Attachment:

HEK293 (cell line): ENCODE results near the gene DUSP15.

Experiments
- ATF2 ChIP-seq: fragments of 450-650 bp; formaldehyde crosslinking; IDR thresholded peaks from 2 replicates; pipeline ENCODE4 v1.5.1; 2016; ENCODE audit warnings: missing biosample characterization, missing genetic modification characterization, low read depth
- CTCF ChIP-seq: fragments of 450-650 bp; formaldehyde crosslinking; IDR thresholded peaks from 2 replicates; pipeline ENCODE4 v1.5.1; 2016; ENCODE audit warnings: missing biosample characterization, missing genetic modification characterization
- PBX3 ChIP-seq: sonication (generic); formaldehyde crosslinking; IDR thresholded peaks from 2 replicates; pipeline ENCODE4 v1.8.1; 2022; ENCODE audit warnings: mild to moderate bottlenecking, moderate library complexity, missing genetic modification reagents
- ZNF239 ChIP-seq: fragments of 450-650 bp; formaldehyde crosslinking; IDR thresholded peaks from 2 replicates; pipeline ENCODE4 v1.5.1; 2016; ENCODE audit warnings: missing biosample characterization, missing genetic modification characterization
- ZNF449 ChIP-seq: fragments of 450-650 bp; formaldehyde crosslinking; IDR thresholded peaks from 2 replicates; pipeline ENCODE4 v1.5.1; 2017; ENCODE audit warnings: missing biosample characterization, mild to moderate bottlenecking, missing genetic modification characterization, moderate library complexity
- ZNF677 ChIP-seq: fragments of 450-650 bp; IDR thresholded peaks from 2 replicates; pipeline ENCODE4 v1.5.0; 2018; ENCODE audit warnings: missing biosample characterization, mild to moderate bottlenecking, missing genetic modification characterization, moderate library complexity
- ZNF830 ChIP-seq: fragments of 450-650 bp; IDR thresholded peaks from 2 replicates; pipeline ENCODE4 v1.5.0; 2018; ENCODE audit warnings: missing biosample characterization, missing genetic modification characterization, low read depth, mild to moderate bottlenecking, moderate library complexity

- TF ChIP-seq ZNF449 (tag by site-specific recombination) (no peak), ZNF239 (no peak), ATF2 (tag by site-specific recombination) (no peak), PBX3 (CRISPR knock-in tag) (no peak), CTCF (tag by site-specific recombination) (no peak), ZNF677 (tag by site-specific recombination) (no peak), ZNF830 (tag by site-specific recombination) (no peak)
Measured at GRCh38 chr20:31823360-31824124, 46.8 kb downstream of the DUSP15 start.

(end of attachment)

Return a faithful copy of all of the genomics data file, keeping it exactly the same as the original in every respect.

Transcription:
HEK293 (cell line): ENCODE results near the gene DUSP15.

Experiments
- ATF2 ChIP-seq: fragments of 450-650 bp; formaldehyde crosslinking; IDR thresholded peaks from 2 replicates; pipeline ENCODE4 v1.5.1; 2016; ENCODE audit warnings: missing biosample characterization, missing genetic modification characterization, low read depth
- CTCF ChIP-seq: fragments of 450-650 bp; formaldehyde crosslinking; IDR thresholded peaks from 2 replicates; pipeline ENCODE4 v1.5.1; 2016; ENCODE audit warnings: missing biosample characterization, missing genetic modification characterization
- PBX3 ChIP-seq: sonication (generic); formaldehyde crosslinking; IDR thresholded peaks from 2 replicates; pipeline ENCODE4 v1.8.1; 2022; ENCODE audit warnings: mild to moderate bottlenecking, moderate library complexity, missing genetic modification reagents
- ZNF239 ChIP-seq: fragments of 450-650 bp; formaldehyde crosslinking; IDR thresholded peaks from 2 replicates; pipeline ENCODE4 v1.5.1; 2016; ENCODE audit warnings: missing biosample characterization, missing genetic modification characterization
- ZNF449 ChIP-seq: fragments of 450-650 bp; formaldehyde crosslinking; IDR thresholded peaks from 2 replicates; pipeline ENCODE4 v1.5.1; 2017; ENCODE audit warnings: missing biosample characterization, mild to moderate bottlenecking, missing genetic modification characterization, moderate library complexity
- ZNF677 ChIP-seq: fragments of 450-650 bp; IDR thresholded peaks from 2 replicates; pipeline ENCODE4 v1.5.0; 2018; ENCODE audit warnings: missing biosample characterization, mild to moderate bottlenecking, missing genetic modification characterization, moderate library complexity
- ZNF830 ChIP-seq: fragments of 450-650 bp; IDR thresholded peaks from 2 replicates; pipeline ENCODE4 v1.5.0; 2018; ENCODE audit warnings: missing biosample characterization, missing genetic modification characterization, low read depth, mild to moderate bottlenecking, moderate library complexity

- TF ChIP-seq ZNF449 (tag by site-specific recombination) (no peak), ZNF239 (no peak), ATF2 (tag by site-specific recombination) (no peak), PBX3 (CRISPR knock-in tag) (no peak), CTCF (tag by site-specific recombination) (no peak), ZNF677 (tag by site-specific recombination) (no peak), ZNF830 (tag by site-specific recombination) (no peak)
Measured at GRCh38 chr20:31823360-31824124, 46.8 kb downstream of the DUSP15 start.